Imparting Hope Not Harm

By |Published On: August 10, 2019|Categories: Advocacy, Joni's Posts|

Suicide appears to be running rampant these days, and so does doctor-assisted suicide… at least in Belgium. Earlier this year, doctors in Belgium drafted guidelines which will extend physician-assisted suicide to not only people with terminal illnesses, but those with mental disorders. Did you catch that? Not a terminal illness, but a psychiatric illness! Under these new guidelines, basically, doctors are empowered to determine whether a person’s hopelessness is enough to warrant an assisted suicide. A person doesn’t even need a diagnosed medical or psychiatric condition. He simply has to be despairing of life, or feel as though life’s not worth living – a doctor can then take steps to verify that, and then legally fulfill the person’s death wish. Does this make doctors the final authority on whether a person’s situation is hopeless or not?!

I once felt as though life wasn’t worth living. I looked down at my useless legs and limp hands, and I wanted to give up. Without thinking of their feelings, I begged my girlfriends to help me ‘do myself in’ with their father’s razors or mother’s sleeping pills. Thankfully, they stepped away from those demands. But they didn’t abandon their hopeless friend. They prayed for me, instead. Plus, they chose to journey alongside and help pull me out of my deep depression. They didn’t treat me like a “hopeless case;” these Christian friends imparted hope through their up-close and personal care for me, whether taking me on picnics, to church youth group, reading books to me, or urging me to check out the sales at the mall – they kept me connected to reality, to life.

I am forever grateful that the doctors who attended me after my accident still held to the Hippocratic Oath of “do no harm.” Even though medically they could not give me back the use of my hands or legs, and mentally I suffered from severe depression, my doctors did everything they could to preserve my life – they even heartily applauded my Christian friends when they saw the difference their love made in my life. “Keep it up,” they would smile and nudge them. They knew the answer to my hopelessness was through heartfelt relationships. Oh, friends, we serve the God of all Hope (Romans 15:13). Let’s roll up our sleeves and share Christ’s hope with despairing people we know; we dare not agree that a solution to their problems is physician-assisted suicide. Let’s come alongside people struggling against depression, and help them discover that life is worth living.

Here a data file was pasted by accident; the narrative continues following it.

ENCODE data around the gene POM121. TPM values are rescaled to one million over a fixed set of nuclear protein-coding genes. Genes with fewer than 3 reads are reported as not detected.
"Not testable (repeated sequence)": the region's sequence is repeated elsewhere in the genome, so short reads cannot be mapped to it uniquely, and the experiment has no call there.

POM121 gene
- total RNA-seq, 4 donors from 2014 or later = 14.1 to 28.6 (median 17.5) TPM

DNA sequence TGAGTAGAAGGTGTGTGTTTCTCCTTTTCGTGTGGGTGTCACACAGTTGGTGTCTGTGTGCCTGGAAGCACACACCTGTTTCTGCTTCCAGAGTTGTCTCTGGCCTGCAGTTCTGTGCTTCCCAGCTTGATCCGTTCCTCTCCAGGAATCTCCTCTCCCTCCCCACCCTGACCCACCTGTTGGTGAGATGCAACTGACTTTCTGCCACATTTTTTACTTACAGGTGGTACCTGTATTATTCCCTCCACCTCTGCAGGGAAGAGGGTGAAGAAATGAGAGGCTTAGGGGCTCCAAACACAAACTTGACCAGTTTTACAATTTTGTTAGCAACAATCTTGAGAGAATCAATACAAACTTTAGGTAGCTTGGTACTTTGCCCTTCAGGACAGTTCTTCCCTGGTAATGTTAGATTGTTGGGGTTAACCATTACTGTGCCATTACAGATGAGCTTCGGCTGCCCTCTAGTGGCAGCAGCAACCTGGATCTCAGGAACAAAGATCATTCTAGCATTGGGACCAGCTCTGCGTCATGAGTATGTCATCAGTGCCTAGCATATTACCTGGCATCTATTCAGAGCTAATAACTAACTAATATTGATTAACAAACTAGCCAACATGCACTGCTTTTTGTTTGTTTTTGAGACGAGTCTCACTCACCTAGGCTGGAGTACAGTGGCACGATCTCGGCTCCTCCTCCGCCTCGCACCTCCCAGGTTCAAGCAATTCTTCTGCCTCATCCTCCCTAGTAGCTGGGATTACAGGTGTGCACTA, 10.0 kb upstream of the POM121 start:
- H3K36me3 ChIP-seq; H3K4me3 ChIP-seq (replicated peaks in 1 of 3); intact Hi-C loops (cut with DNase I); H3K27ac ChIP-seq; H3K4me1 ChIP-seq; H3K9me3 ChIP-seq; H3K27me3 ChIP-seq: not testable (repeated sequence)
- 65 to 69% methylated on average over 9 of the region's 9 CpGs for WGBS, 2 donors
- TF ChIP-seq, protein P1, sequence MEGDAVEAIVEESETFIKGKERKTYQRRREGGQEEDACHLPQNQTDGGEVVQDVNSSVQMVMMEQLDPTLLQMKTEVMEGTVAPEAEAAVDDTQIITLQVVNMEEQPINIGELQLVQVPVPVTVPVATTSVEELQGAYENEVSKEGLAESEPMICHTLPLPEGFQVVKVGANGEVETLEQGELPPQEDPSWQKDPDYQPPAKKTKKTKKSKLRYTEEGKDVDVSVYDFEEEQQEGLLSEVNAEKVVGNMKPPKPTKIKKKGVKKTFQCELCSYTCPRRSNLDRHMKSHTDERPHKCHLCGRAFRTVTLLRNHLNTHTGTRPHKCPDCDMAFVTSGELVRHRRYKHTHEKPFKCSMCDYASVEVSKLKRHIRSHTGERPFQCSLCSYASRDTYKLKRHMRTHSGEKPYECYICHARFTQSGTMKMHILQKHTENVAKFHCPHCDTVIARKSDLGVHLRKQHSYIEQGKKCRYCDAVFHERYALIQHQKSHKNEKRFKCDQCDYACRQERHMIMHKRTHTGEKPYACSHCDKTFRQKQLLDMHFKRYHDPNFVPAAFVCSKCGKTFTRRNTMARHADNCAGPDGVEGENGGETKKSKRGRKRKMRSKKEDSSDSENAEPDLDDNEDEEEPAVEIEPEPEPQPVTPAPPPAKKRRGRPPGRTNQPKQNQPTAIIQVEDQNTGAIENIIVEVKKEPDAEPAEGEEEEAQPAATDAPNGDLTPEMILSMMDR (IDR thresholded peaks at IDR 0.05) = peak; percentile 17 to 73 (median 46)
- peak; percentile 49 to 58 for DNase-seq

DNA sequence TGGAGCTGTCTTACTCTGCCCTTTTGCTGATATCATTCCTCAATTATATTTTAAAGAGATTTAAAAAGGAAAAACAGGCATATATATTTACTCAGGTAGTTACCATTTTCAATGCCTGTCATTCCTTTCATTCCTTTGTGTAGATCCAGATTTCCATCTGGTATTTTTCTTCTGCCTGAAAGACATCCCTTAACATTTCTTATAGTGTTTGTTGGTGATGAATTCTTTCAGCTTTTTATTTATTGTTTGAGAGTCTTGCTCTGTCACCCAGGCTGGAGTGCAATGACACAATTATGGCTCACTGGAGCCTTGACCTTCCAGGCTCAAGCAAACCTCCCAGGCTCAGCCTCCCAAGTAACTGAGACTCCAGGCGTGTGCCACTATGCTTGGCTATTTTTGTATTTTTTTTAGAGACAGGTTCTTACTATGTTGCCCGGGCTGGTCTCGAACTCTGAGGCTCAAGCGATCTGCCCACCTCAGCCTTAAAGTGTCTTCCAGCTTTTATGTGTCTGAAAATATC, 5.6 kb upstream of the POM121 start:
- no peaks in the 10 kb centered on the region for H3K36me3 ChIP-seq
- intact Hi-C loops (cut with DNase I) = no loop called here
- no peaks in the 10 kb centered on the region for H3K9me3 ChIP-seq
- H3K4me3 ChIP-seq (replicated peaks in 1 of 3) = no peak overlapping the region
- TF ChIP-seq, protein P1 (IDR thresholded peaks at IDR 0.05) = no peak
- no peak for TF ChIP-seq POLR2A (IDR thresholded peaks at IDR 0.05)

One more thing. Continue to pray that horrifically “progressive” views on extending doctor-assisted suicide to despairing disabled people never spreads from Belgium to our shores!

For more on this heart breaking topic, read Abandoning hope: Euthanasia for mental disorders by the Euthanasia Prevention Coalition.

–Joni Eareckson Tada

When Is It Right to Die?

In When Is It Right to Die? Joni shares her own journey of choosing life-giving alternatives to assisted suicide. She also invites you into the stories of others who are wrestling with the heartache of end-of-life questions, while giving insight into current events and recent trends.

Whether you have a dying family member or struggle with a chronic condition, this revised edition of When Is It Right to Die? provides the encouragement you need to make the difficult decisions with the hope of a caring God.

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